Congestive Heart Failure

Congestive heart failure is not common in children but can occur due to certain congenital heart defects, some acquired heart diseases such as rheumatic fever or Kawasaki disease, or a cardiomyopathy.

Poor pumping of the left ventricle raises the blood pressure in the ventricle during the short rest period between heart contractions. This causes increased blood pressure in the lungs. Small amounts of blood plasma are forced out of the lungs’ blood vessels into the lung tissue (the lungs become “wet” or “congested” with blood, similar to a dry sponge becoming wet).

Over time, the increased pressure in the lungs affects the pumping ability of the right ventricle. Eventually, the diseased or damaged left ventricle is unable to pump enough blood to the rest of the body. Other organs in the body, particularly the kidneys, sense this decrease in blood flow and attempt to make up for it by increasing the volume of blood. The combination of poor pumping by the heart and the extra fluid in the blood vessels leads to more leakage of plasma fluid through the vessel walls into the body tissues.

 

How Is Congestive Heart Failure Diagnosed in Children?

In mild cases, the only symptom may be shortness of breath with exertion. In severe cases, the fluid fills the lung's air sacs and causes severe shortness of breath and cough, even when you are resting or lying down to sleep.

If the right ventricle fails because of the elevated pressure in the lungs, swelling of the legs and ankles, called edema, may result. Edema may also affect other organs, such as the liver and intestinal tract, and hinder their function. If the right ventricle fails because of a cause other than left ventricular failure, swelling of the legs may be the first symptom. If the liver becomes congested, it may be enlarged and painful. Shortness of breath may also occur with right sided failure as the right ventricle also affects the function of the left ventricle and may cause it to work less well.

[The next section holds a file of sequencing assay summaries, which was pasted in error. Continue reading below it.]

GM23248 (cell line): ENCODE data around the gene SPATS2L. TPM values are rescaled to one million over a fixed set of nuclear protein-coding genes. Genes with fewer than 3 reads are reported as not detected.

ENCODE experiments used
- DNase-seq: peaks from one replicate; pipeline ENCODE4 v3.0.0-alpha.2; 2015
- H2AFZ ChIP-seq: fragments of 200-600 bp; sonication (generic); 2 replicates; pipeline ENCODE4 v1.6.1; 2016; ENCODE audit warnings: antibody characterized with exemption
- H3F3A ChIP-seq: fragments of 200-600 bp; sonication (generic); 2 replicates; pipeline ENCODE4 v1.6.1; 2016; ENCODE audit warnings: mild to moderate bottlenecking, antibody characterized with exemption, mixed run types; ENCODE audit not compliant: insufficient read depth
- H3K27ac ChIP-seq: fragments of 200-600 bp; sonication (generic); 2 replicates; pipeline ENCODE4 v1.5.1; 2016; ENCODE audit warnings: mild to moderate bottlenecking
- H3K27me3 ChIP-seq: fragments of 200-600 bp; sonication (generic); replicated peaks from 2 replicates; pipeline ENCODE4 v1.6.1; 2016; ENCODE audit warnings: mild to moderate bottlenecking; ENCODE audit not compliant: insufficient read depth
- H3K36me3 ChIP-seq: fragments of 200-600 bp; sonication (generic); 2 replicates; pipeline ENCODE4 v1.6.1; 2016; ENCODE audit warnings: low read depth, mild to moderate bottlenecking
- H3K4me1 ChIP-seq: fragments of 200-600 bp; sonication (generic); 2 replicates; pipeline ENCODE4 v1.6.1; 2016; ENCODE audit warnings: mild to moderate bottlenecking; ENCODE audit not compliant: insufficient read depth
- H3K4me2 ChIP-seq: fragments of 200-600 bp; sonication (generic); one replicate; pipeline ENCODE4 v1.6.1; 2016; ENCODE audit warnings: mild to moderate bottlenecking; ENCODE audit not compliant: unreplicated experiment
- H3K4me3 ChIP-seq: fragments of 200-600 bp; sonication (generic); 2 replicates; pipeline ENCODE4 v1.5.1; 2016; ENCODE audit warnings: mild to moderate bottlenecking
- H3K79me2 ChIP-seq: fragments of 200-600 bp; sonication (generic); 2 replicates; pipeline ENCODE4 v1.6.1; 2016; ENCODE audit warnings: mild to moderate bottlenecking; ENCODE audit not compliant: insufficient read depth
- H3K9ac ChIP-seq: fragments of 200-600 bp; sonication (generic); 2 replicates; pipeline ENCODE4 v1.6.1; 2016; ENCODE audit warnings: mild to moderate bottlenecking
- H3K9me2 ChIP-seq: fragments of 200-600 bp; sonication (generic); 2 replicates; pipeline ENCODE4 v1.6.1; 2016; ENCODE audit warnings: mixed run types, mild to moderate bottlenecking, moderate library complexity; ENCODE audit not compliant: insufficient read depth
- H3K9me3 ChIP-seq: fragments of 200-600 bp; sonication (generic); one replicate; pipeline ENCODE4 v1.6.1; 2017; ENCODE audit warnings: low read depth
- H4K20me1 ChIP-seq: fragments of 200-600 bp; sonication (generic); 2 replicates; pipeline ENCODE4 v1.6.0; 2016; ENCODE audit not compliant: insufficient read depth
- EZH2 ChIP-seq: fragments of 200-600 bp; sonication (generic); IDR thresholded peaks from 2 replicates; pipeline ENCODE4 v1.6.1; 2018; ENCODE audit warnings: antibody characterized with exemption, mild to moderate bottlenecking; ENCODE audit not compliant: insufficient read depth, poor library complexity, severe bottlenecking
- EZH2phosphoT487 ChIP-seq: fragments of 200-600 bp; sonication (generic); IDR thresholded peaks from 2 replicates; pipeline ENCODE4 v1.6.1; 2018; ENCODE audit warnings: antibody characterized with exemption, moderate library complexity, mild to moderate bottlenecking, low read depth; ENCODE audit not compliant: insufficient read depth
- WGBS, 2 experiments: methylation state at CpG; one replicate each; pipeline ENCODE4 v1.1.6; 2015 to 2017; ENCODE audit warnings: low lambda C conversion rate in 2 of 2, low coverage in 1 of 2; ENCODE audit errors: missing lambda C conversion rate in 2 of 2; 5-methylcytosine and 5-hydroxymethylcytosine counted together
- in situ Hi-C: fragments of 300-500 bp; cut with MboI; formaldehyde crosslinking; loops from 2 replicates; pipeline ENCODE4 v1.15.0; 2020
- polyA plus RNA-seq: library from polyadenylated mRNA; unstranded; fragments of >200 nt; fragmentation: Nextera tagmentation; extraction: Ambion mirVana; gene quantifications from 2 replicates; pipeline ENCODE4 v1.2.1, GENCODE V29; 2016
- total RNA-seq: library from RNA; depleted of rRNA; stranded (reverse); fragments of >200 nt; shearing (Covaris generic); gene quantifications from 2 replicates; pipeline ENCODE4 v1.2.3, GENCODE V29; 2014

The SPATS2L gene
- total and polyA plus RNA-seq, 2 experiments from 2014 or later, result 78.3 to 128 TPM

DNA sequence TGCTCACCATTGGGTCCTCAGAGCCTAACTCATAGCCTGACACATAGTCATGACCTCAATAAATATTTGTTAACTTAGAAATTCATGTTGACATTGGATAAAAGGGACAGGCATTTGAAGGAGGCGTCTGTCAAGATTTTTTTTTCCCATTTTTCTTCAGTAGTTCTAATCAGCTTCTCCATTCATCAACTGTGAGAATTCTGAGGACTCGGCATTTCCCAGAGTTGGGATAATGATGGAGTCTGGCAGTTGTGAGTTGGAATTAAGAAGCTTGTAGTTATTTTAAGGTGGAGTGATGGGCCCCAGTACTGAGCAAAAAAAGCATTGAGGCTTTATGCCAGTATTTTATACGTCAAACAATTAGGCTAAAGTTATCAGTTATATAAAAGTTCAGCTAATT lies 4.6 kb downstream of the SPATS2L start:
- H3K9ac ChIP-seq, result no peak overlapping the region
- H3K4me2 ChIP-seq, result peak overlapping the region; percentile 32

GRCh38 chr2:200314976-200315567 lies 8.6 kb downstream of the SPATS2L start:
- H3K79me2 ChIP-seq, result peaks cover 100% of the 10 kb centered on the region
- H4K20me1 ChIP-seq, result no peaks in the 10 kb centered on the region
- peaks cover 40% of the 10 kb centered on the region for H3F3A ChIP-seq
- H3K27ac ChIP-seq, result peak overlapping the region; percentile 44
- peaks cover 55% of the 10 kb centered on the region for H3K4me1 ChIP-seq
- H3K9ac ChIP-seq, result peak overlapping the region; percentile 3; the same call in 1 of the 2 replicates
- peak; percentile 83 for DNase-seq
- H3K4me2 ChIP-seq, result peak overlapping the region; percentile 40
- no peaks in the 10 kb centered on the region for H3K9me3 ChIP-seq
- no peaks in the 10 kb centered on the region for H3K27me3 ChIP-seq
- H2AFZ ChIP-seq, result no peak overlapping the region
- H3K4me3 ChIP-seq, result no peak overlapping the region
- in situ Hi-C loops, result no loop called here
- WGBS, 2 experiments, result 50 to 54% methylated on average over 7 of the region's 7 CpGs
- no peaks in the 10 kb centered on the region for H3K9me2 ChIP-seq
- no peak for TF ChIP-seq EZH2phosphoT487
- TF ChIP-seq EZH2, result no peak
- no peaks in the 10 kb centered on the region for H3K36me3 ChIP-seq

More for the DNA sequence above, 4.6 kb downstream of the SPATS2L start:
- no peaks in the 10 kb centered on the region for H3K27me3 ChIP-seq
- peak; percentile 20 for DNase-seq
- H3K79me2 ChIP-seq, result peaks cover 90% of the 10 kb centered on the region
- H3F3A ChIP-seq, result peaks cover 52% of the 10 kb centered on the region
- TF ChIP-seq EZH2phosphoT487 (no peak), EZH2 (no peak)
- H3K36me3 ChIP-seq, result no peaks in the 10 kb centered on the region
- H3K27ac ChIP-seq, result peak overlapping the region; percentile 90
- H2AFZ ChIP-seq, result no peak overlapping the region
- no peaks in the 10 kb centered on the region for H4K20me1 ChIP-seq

How is Congestive Heart Failure in Children Treated?

Treatment is aimed at reducing the workload of the heart and getting the heart muscle to squeeze more effectively. The best way to reduce the heart's workload is to rest it. The only time the heart can rest is between beats. Your child's doctor may recommend bed rest or reduced physical activity. The limits on activity will vary depending on how severe the heart failure is, but most people benefit from a gentle exercise program. The specialists in our Heart Center help treat congestive heart failure. Learn more.

A simple but important way to ease the heart's work and decrease edema is to reduce salt in your child's diet. Salt causes the body to retain water, adding to the volume of blood. The increased blood volume causes the ventricle to work harder and contributes to edema.

Medications are used to reduce the workload of the heart. Blood pressure drugs (antihypertensives) can be used to reduce the pressure against which the heart has to pump. Diuretics (water pills) force the kidneys to excrete the extra water the body has built up. A special class of drugs called ACE inhibitors acts on the kidneys to both affect blood pressure and reduce the retention of fluids. Lower blood pressure and lower blood volume ease the workload of the heart.

A major effort in treating congestive heart failure is to improve the heart muscle’s ability to squeeze. Your child's body attempts to do this by enlarging each heart muscle cell. This strengthens the heart muscle. Like all muscles, there is a limit to the heart's strength. By itself, this may not be enough to do the job.

What Are the Long-term Effects of Congestive Heart Failure in Children?

Despite treatment, congestive heart failure remains a common and serious disease. A proper mix of medicines, reduced salt and reduced physical activity can greatly improve symptoms and can usually allow your child to return to a relatively normal lifestyle. The underlying disease that caused congestive heart failure will continue to need close medical supervision.

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